MD signs agreement with HeadCheck for injury-tracking system for jockeys

Posted: Dec. 6, 2019

MedStar Health and the Maryland Thoroughbred Horsemen’s Association have announced a new partnership with software company HeadCheck Health to launch an industry-specific electronic injury-tracking system with a focus on optimizing concussion safety and care at racetracks.

To improve the level of care jockeys receive, the MedStar Sports Medicine Team used its experience with professional sports teams to create, in conjunction with the MTHA and Maryland Jockey Club, the Maryland Horsemen’s Health System, which includes the development and implementation of a sport-specific concussion protocol and return-to-ride protocol for any jockey that sustains a suspected concussion.

With the expertise and guidance of MedStar, the MTHA, and others, HeadCheck Health created an electronic injury-tracking system focused on addressing the unique challenges of implementing and mandating concussion protocols at racetracks. A secure HIPAA-compliant system is designed to allow for clear and immediate communication of suspected injuries and rider status to help ensure that all riders receive appropriate care before returning to ride.

The system was approved by all parties the week of Thanksgiving and is now in use in Maryland, said Dr. Kelly Ryan, a MedStar physician who staffs the Horsemen’s Health System at Laurel Park, Pimlico Race Course and the Maryland State Fair at Timonium along with four other sports medicine physicians.

“The business agreements were signed and we’re now working on getting jockeys into the system,” Ryan said Dec. 6. “The important thing about this system is it was created by medical professionals who have been leaders in the sports medicine world and the racing industry. The system will be integral in advancing the safety protocols in this sport like other professional and college sports.”

Jockey-related safety protocols and data collection are part of the Mid-Atlantic Strategic Plan to Reduce Equine Fatalities. Ryan said Hollywood Casino at Charles Town Races has expressed interested in the HeadCheck Health System, and Delaware Park, which worked with Maryland to develop concussion protocol, will employ the system when it reopens for live racing in the spring of 2020.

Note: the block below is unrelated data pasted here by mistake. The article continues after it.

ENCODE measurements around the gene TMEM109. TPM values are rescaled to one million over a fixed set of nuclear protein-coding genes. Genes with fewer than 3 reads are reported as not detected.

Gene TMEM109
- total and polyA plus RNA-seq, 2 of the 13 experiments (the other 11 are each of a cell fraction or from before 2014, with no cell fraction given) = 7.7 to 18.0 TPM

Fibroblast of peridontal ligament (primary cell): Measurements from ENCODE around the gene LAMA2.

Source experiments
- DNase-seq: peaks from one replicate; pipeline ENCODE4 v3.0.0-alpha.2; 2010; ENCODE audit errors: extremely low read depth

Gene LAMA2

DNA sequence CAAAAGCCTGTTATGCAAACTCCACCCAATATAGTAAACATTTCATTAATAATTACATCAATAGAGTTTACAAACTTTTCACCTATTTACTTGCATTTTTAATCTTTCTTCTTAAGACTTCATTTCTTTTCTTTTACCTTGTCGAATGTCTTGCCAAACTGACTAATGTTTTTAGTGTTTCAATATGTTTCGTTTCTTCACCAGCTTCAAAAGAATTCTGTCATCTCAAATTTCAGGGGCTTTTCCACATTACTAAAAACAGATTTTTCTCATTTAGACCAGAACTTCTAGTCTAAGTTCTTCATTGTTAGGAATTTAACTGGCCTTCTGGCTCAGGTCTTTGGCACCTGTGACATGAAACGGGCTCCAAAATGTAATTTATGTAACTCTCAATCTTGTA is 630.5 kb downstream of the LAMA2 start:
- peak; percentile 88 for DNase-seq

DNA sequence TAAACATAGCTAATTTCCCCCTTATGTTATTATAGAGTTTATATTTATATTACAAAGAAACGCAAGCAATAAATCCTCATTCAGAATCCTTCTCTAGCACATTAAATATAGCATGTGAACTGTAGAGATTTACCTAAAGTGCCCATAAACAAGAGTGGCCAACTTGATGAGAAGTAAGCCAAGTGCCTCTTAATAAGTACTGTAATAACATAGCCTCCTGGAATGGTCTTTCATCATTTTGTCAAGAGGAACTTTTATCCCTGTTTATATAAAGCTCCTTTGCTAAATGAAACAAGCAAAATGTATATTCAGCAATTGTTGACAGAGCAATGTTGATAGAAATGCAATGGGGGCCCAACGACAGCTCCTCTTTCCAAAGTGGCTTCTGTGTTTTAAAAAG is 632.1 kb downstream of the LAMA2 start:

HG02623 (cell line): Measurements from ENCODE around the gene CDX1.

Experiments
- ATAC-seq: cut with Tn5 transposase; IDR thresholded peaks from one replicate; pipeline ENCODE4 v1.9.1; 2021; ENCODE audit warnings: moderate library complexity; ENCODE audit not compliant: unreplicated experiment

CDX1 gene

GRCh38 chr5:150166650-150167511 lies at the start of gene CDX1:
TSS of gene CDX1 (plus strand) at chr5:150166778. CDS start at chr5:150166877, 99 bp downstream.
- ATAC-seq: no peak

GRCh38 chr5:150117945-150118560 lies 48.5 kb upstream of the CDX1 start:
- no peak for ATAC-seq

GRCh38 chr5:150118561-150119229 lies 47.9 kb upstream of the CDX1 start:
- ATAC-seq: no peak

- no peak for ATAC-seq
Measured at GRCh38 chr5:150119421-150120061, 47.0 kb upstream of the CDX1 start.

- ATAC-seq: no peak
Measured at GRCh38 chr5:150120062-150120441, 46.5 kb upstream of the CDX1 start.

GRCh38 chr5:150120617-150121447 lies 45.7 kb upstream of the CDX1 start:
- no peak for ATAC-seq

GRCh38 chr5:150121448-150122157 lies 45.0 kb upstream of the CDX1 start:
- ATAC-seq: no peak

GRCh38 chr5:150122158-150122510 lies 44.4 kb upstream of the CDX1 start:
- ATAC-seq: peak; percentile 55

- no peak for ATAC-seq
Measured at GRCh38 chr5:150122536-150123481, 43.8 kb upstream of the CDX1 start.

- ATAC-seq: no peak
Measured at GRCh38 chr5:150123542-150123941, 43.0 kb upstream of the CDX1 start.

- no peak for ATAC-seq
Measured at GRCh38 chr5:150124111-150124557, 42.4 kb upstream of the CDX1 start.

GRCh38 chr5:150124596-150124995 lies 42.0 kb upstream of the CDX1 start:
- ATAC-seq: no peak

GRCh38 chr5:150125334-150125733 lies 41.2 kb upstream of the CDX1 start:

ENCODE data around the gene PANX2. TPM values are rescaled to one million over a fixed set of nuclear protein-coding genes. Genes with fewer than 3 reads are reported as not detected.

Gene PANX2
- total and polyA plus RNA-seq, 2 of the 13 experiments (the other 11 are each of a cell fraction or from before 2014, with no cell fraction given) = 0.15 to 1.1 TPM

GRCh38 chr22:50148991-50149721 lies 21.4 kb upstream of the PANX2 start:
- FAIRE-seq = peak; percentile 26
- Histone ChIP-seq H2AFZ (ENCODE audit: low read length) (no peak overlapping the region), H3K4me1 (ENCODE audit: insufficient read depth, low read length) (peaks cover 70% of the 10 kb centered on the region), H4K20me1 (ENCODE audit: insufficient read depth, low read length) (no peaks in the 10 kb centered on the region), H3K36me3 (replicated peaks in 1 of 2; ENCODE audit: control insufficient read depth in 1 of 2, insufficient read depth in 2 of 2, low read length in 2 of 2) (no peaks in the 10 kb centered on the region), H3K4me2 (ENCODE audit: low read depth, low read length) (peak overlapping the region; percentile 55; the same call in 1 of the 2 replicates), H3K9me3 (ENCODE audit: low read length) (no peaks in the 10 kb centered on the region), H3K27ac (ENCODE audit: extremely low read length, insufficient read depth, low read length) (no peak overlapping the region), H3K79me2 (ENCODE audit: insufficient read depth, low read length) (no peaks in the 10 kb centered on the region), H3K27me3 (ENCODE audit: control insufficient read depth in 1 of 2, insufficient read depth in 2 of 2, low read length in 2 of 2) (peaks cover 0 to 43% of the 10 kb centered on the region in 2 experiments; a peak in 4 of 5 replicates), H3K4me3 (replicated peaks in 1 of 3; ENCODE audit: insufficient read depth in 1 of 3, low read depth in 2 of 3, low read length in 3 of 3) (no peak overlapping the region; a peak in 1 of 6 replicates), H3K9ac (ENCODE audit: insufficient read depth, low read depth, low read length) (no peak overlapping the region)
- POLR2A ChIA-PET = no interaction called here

“We don’t want to have a system that’s not going to work, so we’re starting in Maryland on a trial-and-error basis,” Ryan said. “MedStar is closely affiliated with Laurel, so it makes sense to start here. We share riders with Delaware and Charles Town, and at Charles Town we’ll be able test this program against racetracks that don’t have the same resources we have in Maryland.

“Implementing this has been more difficult than we thought because there is no centralized (information) system. We’ll be trying to help other racetracks as we move forward, but it’s important to note this requires on-the-ground clinical management. We work at the racetrack and see the jockeys every day.”

In the case of a suspected concussion, racetrack staff can now report the incidents and collect important information to help medical professionals make more evidence-informed decisions. Racetracks will have high-level access to monitor the progress of each injured rider and the system can be effectively adapted to the specific resources of each racetrack.

The HeadCheck Health app will allow for organized collection of data and greatly improve communication among jurisdictions, said Eric VanderHelm, project lead for HeadCheck Health.

“We are very excited to be working with some of the most experienced and knowledgeable minds in the industry to develop a system specific to horse racing,” VanderHelm said. “We will continue to quickly iterate and update the system based on feedback and data analysis to make sure riders can receive the care they deserve.”

The HeadCheck program provides the following:

• Real-time injury, incident and accident reporting for racing regulators and medical staff with the ability to instantly remove and return jockeys to riding;

• Managing physical, medical clearance and policy consent forms;

• Emergency contact information;

• A mobile app for healthcare professionals to run baseline and post-injury concussion assessments per your protocol. Tests can be run both on and offline;

• Monitoring jockey injury and recovery progress;

• A customized, integrated and interactive return-to-ride module for guiding jockeys back to health;

• A web portal for staff management and improved communication;

• Injury, incident and accident reporting for safety staff;

• Form and document management;

• Concussion education and awareness materials;

• The ability to instantly share password-protected test results and notes with authorized individuals through the mobile app or web panel.

The program operates with multiple “access levels” depending on the need for information: Jockeys, the clerk of scales, EMS providers, athletic trainers, medical directors and physicians, and the administrators of the program.

HeadCheck Health said organizations such as the Canadian Football League, Trek Factory Racing, the Canadian Junior Hockey League, Eastern Washington University, and Volleyball Canada use its system to improve communication, advance athlete recovery, and to optimize care.

HeadCheck Health release